Does Consciousness begin before birth, during birth, or shortly after?

Interesting article with reference and links to some interesting papers.

  • Infant consciousness emerges earlier than previously thought, perhaps even before birth. This has implications for considering infants as beings with experiences.

  • Babies are capable of conscious perceptions and basic learning from birth. This indicates they possess a rudimentary form of awareness from the start.

  • Fetuses may dream or have primitive conscious experiences in the third trimester based on their brain responses. This raises fascinating questions about consciousness before birth.

  • Infants see, hear and process the world very differently than adults. Their perceptions are generally more developed for some senses like hearing initially.

  • Understanding infant consciousness better can help clinical assessment of uncommunicative babies and guide ethical considerations in medical research involving newborns.

  • The review integrates recent advances in adult consciousness research to shed light on infant experiences. This interdisciplinary approach continues improving theories of consciousness development.

  • Many questions remain unanswered, such as the onset of dreaming, but research is advancing our knowledge of very early conscious life and neurological foundations.



You may wish to refer to DN15, section 1.

Also DN28: " Purisassa ca viññāṇasotaṃ pajānāti, ubhayato abbocchinnaṃ idha loke patiṭṭhitañca paraloke patiṭṭhitañca
They understand a person’s stream of consciousness , unbroken on both sides, established in both this world and the next.

And this post by Ven. Brahmali:
" I think the link between kamma and its fruit is captured in the EBTs by the idea of the stream of consciousness. A stream of consciousness is a continuity that does not overlap with other streams of consciousness, and as such, in a sense, there are separate individuals.

The problem with puggala may be that some words are more prone than others to be understood as indicating an “inherent essence”. Puggala, “person”, is perhaps too closely tied to the idea of an attā/ātman, whether literally as used in Vedic texts (this would have to be researched) or culturally as understood in contemporary Indian society. The idea of the stream of consciousness, viññāṇāsota, on the other hand, may not have any such connotations. As such, it is more likely to be interpreted in the right way according to the anattā teaching. In fact, the picture of a stream is quite apt. It suggests continuous change (always new water molecules), but an overall sense of continuity through the fact that the overall shape of the stream/river only changes slowly with the seasons."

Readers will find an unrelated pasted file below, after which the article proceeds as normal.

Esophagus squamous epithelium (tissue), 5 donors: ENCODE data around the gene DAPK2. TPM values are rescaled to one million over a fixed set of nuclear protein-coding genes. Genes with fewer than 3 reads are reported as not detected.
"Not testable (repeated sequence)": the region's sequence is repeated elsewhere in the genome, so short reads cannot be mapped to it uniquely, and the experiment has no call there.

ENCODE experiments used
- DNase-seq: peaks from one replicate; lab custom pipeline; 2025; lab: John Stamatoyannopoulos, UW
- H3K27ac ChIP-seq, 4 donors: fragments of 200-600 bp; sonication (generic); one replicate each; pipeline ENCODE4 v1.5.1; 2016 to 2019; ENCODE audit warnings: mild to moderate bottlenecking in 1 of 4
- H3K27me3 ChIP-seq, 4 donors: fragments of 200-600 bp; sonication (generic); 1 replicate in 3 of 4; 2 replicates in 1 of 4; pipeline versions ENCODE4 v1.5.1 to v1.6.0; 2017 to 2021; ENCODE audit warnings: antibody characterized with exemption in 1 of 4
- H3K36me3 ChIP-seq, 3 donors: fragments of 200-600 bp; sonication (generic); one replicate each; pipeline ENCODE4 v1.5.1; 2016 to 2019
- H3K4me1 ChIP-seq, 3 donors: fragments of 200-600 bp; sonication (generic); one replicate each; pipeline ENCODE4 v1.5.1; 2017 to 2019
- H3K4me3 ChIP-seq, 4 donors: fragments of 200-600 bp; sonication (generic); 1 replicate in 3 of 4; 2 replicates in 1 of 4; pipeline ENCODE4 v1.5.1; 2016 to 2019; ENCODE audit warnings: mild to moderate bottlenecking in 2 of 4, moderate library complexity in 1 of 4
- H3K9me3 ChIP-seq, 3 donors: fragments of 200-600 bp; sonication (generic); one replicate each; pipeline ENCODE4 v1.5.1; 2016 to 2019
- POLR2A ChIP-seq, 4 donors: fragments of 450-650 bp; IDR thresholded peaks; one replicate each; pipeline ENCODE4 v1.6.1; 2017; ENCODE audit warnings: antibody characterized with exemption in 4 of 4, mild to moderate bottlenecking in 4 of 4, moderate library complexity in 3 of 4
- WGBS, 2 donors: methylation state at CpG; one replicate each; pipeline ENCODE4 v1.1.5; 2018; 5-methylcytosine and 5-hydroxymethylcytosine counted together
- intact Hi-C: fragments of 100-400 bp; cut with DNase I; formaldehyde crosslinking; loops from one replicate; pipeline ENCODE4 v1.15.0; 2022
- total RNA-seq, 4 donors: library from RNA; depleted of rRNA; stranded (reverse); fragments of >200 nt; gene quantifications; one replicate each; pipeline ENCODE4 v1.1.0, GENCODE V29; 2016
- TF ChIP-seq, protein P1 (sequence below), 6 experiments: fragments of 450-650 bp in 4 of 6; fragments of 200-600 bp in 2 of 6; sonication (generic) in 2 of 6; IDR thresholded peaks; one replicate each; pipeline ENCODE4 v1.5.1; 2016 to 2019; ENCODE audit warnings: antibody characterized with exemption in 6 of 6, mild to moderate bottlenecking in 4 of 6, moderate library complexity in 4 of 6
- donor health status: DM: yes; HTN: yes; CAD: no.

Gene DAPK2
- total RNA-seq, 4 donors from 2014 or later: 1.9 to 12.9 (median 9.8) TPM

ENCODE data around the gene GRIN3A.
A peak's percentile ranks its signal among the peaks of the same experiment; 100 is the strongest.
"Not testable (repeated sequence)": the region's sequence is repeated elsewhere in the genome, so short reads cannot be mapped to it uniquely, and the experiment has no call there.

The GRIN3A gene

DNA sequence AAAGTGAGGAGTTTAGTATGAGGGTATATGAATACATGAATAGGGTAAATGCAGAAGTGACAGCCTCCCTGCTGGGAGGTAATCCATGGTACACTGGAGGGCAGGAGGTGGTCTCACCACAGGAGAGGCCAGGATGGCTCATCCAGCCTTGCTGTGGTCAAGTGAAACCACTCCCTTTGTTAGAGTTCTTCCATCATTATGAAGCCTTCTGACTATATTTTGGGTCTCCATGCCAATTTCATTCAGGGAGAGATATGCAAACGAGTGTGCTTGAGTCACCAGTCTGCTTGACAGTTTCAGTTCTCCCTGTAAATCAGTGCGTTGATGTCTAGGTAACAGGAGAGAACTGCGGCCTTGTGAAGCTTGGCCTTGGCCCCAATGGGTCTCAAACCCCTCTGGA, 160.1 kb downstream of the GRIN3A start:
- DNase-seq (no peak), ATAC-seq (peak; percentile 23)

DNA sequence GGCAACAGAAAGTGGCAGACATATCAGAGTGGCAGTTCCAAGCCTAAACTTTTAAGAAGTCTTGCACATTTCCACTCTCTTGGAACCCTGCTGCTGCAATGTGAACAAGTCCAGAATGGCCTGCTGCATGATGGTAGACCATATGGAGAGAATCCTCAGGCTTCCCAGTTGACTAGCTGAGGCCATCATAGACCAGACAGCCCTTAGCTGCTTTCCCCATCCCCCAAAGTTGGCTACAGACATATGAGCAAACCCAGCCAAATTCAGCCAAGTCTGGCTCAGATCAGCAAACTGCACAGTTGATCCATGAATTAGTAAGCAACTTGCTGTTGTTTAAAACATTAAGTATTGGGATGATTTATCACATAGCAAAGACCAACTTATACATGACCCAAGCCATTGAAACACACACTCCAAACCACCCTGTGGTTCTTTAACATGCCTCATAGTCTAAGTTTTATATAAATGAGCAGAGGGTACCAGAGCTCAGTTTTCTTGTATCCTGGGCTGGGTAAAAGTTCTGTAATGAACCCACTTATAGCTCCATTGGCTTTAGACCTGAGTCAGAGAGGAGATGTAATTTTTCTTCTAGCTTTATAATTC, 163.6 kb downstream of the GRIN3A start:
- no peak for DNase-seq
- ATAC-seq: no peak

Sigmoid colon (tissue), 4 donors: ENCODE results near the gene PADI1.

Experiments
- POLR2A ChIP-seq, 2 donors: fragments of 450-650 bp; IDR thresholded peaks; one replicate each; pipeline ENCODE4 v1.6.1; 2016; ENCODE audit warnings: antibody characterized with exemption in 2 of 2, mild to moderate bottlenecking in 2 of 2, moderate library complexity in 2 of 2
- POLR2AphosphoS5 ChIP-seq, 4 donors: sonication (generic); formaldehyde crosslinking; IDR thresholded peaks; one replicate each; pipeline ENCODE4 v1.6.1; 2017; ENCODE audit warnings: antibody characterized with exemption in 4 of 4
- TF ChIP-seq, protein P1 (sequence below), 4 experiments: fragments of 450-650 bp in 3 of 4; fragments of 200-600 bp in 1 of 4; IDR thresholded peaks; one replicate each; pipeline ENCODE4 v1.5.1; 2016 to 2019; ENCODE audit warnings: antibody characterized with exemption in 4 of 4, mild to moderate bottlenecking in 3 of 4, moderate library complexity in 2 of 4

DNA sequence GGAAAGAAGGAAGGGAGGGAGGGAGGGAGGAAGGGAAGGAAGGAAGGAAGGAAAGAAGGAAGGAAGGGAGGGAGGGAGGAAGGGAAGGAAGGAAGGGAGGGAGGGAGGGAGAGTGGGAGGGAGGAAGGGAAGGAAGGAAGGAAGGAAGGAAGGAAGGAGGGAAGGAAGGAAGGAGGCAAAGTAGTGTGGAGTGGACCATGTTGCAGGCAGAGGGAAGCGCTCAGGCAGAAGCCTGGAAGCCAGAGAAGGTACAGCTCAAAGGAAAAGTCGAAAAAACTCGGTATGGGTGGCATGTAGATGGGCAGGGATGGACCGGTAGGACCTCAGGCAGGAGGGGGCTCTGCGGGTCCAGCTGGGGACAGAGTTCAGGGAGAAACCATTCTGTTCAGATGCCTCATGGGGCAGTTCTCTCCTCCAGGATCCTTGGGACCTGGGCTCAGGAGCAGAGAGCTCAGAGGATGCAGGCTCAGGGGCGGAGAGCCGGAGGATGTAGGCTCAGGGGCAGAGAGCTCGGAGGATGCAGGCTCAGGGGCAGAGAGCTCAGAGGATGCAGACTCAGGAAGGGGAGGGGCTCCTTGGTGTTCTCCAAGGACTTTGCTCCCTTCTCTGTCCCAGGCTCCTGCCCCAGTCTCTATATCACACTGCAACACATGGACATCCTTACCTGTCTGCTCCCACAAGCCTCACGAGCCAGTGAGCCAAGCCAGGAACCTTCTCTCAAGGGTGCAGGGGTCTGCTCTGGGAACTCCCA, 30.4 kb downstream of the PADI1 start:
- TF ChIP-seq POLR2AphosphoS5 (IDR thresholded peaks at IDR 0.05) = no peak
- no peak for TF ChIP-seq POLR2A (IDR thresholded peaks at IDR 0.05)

(In Modern Pudgalavada? - #3 by Brahmali).

This is also interesting to contrast with the following paper by Ajahn Brahm: When Does Human Life Begin in This Body?

Can we say that a body is a continuity of matter and energy in the form of atoms/subatomic particle/waves that is ever flowing, ever in flux that does not overlap with other continuities of matter/energy?

Does a body begin before birth, at birth, after? Is there some precise moment where there is “body” and if we took away even a single atom or subatomic particle/wave, then there would no longer be “body?” If not, then isn’t “body” just a label or agreement for a very fuzzy concept that seemingly dissolves the closer you inspect it?

What’s with the “non-overlap” characteristic anyway? Is this really true in the case of bodies? In the case of matter/energy? In the case of consciousness? What does it actually mean to say that there is non-overlap?


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The quote you posted is by Ven. Brahmali, so I prefer not to offer explanations on his behalf. :slightly_smiling_face:

In a general sense, the overlap of “matter/energy” as you label it is certainly mutually conditioned and interactive with other conditions. At the same time, the particular configurations and characteristics are different in the same way as the appearances and characteristics of clouds are different.
What this example does not convey, of course, are the conditions of intention and actions which manifest in the human realm.

Anyway, my response was to offer citations for the question raised in the OP.